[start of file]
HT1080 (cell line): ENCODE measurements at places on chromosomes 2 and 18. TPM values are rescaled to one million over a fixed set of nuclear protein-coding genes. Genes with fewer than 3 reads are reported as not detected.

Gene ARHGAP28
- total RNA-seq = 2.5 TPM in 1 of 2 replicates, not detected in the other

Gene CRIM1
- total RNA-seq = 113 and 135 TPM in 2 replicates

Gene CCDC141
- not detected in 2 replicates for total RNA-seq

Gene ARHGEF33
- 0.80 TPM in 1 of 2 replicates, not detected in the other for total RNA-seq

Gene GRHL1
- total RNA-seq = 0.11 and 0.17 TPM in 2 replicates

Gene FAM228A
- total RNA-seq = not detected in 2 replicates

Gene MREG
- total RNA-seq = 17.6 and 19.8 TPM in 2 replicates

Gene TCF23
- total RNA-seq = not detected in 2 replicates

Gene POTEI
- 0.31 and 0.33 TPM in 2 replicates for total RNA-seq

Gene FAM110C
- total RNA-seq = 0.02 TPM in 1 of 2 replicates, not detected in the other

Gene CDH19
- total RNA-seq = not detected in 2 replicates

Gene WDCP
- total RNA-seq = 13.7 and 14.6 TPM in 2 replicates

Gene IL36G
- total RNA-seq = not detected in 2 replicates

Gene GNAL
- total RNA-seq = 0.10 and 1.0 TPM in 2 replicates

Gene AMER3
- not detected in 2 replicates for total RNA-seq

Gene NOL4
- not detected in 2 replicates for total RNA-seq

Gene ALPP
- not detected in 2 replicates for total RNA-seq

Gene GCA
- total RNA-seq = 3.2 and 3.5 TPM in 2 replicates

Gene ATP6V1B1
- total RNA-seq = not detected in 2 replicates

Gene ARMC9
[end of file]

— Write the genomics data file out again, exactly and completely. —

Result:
HT1080 (cell line): ENCODE measurements at places on chromosomes 2 and 18. TPM values are rescaled to one million over a fixed set of nuclear protein-coding genes. Genes with fewer than 3 reads are reported as not detected.

Gene ARHGAP28
- total RNA-seq = 2.5 TPM in 1 of 2 replicates, not detected in the other

Gene CRIM1
- total RNA-seq = 113 and 135 TPM in 2 replicates

Gene CCDC141
- not detected in 2 replicates for total RNA-seq

Gene ARHGEF33
- 0.80 TPM in 1 of 2 replicates, not detected in the other for total RNA-seq

Gene GRHL1
- total RNA-seq = 0.11 and 0.17 TPM in 2 replicates

Gene FAM228A
- total RNA-seq = not detected in 2 replicates

Gene MREG
- total RNA-seq = 17.6 and 19.8 TPM in 2 replicates

Gene TCF23
- total RNA-seq = not detected in 2 replicates

Gene POTEI
- 0.31 and 0.33 TPM in 2 replicates for total RNA-seq

Gene FAM110C
- total RNA-seq = 0.02 TPM in 1 of 2 replicates, not detected in the other

Gene CDH19
- total RNA-seq = not detected in 2 replicates

Gene WDCP
- total RNA-seq = 13.7 and 14.6 TPM in 2 replicates

Gene IL36G
- total RNA-seq = not detected in 2 replicates

Gene GNAL
- total RNA-seq = 0.10 and 1.0 TPM in 2 replicates

Gene AMER3
- not detected in 2 replicates for total RNA-seq

Gene NOL4
- not detected in 2 replicates for total RNA-seq

Gene ALPP
- not detected in 2 replicates for total RNA-seq

Gene GCA
- total RNA-seq = 3.2 and 3.5 TPM in 2 replicates

Gene ATP6V1B1
- total RNA-seq = not detected in 2 replicates

Gene ARMC9